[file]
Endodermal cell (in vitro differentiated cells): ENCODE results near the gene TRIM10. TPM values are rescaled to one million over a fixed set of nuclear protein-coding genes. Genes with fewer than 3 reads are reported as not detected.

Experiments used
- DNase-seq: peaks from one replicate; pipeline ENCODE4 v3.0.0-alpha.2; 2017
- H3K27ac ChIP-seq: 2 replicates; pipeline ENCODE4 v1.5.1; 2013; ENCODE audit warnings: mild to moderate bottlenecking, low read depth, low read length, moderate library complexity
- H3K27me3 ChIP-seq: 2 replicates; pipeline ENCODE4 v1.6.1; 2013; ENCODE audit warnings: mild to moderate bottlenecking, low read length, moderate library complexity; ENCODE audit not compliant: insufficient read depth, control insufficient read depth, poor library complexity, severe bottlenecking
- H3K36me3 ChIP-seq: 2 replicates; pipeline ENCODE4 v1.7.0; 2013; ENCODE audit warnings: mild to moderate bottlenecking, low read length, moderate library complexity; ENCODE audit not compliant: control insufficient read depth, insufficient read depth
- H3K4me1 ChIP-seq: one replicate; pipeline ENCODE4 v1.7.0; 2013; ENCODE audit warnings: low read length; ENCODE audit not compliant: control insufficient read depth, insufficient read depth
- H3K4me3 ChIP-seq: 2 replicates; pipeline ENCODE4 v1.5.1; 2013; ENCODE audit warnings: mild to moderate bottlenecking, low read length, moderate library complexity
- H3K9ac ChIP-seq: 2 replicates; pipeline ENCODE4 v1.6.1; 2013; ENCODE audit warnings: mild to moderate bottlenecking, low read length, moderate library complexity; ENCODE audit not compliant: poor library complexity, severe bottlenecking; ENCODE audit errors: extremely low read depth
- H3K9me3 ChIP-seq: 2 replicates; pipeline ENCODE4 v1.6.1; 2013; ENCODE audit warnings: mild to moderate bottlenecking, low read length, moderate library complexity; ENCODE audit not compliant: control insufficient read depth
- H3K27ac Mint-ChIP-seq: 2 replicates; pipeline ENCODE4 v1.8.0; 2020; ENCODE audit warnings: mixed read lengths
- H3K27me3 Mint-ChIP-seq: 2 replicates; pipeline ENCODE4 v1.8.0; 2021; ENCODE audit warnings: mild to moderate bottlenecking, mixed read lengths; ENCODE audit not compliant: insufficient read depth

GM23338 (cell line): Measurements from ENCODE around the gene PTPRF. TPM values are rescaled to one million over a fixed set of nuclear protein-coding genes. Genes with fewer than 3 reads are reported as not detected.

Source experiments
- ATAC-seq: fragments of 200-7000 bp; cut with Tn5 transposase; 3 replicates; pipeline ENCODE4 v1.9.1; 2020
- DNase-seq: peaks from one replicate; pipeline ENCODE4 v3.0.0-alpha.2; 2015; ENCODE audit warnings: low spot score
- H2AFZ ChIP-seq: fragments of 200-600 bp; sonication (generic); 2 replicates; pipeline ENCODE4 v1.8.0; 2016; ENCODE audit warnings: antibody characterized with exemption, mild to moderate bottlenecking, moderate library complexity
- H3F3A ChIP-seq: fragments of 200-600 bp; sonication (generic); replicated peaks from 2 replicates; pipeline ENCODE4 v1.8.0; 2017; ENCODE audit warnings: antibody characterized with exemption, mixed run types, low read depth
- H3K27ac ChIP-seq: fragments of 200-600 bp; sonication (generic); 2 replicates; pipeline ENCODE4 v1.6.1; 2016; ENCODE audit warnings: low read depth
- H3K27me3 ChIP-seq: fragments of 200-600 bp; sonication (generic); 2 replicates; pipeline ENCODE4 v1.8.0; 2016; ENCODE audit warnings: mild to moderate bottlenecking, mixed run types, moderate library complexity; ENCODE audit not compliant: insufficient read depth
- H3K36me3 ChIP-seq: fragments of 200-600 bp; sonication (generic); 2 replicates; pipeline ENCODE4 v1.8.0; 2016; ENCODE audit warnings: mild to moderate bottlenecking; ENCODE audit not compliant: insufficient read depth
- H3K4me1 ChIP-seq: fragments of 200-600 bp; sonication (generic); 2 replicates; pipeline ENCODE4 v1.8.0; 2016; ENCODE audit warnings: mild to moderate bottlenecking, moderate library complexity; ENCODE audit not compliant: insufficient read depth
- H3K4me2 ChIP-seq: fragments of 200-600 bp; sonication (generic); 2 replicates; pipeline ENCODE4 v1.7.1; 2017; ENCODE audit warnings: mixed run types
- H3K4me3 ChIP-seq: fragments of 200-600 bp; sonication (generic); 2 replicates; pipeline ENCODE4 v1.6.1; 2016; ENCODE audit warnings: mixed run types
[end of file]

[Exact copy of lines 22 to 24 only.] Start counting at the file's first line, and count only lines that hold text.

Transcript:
- H3K4me1 ChIP-seq: fragments of 200-600 bp; sonication (generic); 2 replicates; pipeline ENCODE4 v1.8.0; 2016; ENCODE audit warnings: mild to moderate bottlenecking, moderate library complexity; ENCODE audit not compliant: insufficient read depth
- H3K4me2 ChIP-seq: fragments of 200-600 bp; sonication (generic); 2 replicates; pipeline ENCODE4 v1.7.1; 2017; ENCODE audit warnings: mixed run types
- H3K4me3 ChIP-seq: fragments of 200-600 bp; sonication (generic); 2 replicates; pipeline ENCODE4 v1.6.1; 2016; ENCODE audit warnings: mixed run types